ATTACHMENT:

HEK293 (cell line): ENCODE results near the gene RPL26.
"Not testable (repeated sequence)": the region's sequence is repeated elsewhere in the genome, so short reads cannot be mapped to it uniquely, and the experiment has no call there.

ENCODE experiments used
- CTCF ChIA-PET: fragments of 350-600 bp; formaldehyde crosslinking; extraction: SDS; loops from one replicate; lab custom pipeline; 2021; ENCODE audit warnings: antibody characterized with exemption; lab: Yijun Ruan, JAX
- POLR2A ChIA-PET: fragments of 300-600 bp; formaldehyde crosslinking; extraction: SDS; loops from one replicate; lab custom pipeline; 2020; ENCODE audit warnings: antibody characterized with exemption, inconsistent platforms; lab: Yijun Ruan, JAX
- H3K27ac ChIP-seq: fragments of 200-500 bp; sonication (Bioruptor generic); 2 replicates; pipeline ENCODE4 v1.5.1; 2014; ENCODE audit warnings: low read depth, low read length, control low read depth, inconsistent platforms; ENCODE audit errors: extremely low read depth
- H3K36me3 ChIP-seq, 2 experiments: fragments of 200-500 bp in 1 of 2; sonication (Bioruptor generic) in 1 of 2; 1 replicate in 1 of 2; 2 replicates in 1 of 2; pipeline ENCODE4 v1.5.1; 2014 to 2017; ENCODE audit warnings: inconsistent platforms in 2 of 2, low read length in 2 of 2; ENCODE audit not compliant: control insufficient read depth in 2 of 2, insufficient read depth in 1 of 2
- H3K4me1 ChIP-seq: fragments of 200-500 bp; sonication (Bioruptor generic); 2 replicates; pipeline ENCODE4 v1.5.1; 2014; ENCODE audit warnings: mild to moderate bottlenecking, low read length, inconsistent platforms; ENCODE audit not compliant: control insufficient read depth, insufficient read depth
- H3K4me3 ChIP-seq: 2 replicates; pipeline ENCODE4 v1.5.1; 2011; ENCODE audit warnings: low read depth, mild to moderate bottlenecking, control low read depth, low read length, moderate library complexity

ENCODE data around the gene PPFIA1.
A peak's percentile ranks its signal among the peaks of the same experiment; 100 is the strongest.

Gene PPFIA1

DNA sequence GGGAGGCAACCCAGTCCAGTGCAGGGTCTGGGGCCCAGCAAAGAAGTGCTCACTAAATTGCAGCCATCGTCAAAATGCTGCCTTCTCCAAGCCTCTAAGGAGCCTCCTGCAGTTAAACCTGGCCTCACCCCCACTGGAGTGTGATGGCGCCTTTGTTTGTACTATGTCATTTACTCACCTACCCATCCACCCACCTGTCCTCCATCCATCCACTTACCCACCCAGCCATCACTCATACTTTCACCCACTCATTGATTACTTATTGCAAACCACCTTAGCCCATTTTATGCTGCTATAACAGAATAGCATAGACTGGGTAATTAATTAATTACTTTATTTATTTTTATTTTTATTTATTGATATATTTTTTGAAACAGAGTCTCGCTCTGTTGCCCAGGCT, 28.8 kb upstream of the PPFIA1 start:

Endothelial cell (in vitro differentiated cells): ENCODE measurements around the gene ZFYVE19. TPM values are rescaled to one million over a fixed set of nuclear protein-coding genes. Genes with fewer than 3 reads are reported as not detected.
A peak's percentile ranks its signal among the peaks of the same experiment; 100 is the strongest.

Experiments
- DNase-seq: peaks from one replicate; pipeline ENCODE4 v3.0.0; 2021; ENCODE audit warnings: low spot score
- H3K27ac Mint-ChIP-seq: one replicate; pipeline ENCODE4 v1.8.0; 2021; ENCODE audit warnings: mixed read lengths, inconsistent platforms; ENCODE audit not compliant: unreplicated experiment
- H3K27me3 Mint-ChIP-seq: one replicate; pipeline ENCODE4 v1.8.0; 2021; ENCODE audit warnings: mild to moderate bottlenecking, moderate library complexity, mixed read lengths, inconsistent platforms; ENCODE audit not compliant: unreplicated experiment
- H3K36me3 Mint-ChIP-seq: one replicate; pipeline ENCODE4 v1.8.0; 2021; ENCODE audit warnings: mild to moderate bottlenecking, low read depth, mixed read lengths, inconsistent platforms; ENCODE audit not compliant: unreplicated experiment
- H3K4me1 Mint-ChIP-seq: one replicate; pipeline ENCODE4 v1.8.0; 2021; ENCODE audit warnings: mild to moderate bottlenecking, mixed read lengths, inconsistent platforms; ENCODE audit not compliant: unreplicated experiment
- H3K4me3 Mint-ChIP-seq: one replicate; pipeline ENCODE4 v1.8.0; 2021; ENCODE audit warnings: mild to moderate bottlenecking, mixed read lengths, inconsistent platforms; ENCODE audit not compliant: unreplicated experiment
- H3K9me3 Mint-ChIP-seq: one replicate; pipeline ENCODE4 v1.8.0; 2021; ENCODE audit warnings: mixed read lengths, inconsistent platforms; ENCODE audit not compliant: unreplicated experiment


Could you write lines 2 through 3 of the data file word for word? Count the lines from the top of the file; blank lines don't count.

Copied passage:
"Not testable (repeated sequence)": the region's sequence is repeated elsewhere in the genome, so short reads cannot be mapped to it uniquely, and the experiment has no call there.

ENCODE experiments used